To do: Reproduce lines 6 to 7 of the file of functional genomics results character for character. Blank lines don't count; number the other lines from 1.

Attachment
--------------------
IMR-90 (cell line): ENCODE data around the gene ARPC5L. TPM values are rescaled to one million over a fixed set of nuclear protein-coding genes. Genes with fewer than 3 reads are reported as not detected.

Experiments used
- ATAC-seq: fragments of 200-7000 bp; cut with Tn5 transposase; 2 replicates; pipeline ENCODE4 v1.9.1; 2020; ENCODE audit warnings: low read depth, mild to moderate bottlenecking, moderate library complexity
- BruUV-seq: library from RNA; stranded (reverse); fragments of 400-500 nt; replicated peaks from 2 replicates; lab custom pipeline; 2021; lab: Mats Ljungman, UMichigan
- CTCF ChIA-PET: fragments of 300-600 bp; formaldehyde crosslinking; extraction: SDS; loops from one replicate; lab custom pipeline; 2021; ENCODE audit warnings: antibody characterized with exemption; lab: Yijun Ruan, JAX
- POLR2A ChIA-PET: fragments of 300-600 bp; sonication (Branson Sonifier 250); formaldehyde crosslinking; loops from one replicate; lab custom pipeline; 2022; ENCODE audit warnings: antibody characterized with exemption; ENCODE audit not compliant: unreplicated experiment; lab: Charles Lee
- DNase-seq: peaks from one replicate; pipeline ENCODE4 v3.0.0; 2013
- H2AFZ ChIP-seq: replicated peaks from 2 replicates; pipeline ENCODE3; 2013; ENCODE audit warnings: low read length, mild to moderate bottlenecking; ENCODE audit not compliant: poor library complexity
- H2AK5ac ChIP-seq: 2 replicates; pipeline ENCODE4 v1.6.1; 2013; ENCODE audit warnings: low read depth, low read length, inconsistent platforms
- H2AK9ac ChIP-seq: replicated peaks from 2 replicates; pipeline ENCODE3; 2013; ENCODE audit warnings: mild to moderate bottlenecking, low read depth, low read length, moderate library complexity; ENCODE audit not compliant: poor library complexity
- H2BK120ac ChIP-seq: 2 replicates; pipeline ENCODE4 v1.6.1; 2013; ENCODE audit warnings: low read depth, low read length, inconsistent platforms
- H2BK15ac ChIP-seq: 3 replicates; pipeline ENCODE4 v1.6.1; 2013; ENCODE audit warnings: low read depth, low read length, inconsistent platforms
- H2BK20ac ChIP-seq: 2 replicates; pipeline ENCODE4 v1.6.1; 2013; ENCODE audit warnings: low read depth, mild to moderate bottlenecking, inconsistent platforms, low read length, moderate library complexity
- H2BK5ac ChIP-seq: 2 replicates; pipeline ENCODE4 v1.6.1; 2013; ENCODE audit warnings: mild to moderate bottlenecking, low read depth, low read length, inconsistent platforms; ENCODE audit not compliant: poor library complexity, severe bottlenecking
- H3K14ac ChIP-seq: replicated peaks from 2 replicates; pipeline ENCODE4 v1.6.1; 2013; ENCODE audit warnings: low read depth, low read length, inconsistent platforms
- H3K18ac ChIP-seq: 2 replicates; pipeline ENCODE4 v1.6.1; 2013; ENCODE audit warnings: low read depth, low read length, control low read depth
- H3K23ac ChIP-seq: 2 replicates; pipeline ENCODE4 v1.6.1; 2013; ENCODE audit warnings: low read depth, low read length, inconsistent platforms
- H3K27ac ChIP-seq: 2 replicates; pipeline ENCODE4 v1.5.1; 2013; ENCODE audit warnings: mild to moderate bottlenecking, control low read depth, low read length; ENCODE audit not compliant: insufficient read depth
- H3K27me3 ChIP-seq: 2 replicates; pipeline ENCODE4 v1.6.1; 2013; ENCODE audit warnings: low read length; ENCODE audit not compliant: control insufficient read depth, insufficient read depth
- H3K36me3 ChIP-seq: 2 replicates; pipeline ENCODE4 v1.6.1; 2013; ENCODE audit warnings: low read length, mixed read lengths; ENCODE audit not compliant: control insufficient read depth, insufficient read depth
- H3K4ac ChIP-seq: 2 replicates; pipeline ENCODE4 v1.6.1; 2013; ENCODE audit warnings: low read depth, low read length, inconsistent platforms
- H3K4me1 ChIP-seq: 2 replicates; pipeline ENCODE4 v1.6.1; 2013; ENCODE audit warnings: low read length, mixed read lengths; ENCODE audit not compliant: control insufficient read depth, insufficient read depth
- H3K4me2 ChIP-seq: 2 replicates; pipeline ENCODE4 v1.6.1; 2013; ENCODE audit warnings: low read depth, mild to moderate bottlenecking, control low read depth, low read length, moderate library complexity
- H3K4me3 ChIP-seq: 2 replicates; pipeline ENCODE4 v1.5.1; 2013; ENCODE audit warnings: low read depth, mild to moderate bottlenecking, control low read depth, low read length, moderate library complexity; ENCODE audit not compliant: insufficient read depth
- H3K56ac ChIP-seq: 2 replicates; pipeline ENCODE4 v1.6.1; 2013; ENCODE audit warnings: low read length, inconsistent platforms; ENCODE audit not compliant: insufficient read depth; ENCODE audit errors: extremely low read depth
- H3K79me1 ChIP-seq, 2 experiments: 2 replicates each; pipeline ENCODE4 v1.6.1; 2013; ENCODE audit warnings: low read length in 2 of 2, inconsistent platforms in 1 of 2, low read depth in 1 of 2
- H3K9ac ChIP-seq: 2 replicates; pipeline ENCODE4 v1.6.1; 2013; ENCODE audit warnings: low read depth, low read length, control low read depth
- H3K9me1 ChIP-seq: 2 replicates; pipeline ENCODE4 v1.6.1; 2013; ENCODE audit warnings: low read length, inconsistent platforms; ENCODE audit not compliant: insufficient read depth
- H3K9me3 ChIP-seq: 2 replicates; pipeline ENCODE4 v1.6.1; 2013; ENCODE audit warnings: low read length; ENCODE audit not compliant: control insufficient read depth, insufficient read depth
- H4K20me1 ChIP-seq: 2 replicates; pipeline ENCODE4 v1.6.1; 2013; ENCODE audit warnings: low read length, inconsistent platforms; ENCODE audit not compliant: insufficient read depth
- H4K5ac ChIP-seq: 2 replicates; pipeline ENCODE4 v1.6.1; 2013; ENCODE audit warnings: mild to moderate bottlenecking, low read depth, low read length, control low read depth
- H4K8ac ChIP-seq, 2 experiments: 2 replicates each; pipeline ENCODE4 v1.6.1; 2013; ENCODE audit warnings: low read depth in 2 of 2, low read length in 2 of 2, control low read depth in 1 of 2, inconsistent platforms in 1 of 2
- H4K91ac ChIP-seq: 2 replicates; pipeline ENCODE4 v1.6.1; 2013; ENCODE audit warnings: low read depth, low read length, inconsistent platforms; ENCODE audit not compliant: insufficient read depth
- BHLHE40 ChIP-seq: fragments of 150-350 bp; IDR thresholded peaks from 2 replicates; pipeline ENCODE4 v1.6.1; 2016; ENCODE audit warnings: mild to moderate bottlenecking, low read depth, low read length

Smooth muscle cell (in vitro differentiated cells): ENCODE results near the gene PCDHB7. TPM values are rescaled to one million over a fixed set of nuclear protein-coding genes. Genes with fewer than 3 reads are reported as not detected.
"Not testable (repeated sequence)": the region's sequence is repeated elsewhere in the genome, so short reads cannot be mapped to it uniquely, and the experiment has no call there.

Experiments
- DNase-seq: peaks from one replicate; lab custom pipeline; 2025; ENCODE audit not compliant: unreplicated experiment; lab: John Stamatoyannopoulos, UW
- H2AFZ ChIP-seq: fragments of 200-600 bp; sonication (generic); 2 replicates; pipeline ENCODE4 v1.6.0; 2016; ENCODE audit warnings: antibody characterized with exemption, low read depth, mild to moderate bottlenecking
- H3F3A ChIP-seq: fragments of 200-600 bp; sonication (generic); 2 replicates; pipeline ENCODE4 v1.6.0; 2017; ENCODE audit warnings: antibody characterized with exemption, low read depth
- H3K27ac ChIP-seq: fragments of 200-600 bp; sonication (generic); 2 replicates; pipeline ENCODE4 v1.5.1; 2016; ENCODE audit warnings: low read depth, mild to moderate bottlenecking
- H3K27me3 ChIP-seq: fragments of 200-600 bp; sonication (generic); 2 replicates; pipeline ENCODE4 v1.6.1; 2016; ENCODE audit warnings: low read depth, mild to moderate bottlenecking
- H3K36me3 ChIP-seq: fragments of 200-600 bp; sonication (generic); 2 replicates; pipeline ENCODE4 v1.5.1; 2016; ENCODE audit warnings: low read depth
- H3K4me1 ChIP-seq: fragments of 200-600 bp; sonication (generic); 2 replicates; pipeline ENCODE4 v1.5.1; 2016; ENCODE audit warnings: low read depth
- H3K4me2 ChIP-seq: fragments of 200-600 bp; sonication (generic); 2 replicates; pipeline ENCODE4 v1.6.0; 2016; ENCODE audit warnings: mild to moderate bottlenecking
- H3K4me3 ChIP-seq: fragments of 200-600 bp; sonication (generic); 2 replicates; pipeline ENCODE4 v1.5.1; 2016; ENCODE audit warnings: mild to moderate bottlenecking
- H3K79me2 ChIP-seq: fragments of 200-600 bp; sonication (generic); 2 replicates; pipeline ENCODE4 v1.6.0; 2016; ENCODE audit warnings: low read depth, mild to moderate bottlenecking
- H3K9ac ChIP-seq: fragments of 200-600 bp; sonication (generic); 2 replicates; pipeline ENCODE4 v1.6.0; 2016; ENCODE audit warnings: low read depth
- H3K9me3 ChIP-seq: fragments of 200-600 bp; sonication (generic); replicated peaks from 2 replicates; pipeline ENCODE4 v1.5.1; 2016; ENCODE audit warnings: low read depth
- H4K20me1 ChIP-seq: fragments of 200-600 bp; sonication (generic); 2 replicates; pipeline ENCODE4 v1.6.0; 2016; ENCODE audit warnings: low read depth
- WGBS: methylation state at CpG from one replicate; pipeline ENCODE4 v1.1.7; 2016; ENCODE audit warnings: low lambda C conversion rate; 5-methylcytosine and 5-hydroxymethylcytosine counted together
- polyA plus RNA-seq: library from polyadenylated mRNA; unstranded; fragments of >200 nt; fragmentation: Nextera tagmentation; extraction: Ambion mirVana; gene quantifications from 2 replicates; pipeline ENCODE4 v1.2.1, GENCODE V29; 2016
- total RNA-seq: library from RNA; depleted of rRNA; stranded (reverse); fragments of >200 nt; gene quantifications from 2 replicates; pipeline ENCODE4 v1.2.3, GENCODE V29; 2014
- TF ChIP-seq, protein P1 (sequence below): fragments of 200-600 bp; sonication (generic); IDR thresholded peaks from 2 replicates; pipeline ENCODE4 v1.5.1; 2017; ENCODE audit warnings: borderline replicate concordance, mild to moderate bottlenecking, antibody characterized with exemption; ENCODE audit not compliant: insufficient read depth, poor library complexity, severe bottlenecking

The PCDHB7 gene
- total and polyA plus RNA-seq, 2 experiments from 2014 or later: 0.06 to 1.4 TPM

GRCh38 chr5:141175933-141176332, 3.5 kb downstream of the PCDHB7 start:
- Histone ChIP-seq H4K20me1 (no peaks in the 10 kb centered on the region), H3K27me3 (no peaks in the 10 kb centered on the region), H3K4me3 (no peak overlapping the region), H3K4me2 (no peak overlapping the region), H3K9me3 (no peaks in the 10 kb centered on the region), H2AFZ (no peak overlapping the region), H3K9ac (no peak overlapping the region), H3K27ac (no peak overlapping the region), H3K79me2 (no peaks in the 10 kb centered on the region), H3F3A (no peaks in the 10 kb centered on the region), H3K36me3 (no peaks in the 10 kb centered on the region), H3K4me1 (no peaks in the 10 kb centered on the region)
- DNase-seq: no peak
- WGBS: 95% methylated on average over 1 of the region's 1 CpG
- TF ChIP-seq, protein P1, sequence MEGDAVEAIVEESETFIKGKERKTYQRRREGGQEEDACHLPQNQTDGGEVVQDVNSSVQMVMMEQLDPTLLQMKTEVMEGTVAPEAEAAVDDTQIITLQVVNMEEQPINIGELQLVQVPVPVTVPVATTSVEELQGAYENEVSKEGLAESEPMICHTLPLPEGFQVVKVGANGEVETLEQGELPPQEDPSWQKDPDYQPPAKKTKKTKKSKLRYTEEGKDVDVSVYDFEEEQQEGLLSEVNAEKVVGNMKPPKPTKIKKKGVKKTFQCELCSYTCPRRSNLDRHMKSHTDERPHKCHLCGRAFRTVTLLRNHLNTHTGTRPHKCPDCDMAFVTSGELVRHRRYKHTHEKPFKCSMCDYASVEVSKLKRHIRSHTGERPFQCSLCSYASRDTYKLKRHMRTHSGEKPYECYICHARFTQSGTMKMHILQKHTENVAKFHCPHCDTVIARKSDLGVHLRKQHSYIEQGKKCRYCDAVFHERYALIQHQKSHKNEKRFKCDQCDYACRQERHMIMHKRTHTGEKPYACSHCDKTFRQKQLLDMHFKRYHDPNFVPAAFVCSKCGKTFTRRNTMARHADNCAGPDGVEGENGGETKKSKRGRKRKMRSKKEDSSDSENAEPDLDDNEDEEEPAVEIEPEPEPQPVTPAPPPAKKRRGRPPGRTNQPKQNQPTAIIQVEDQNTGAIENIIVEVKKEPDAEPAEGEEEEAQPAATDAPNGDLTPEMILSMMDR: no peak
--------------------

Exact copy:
- POLR2A ChIA-PET: fragments of 300-600 bp; sonication (Branson Sonifier 250); formaldehyde crosslinking; loops from one replicate; lab custom pipeline; 2022; ENCODE audit warnings: antibody characterized with exemption; ENCODE audit not compliant: unreplicated experiment; lab: Charles Lee
- DNase-seq: peaks from one replicate; pipeline ENCODE4 v3.0.0; 2013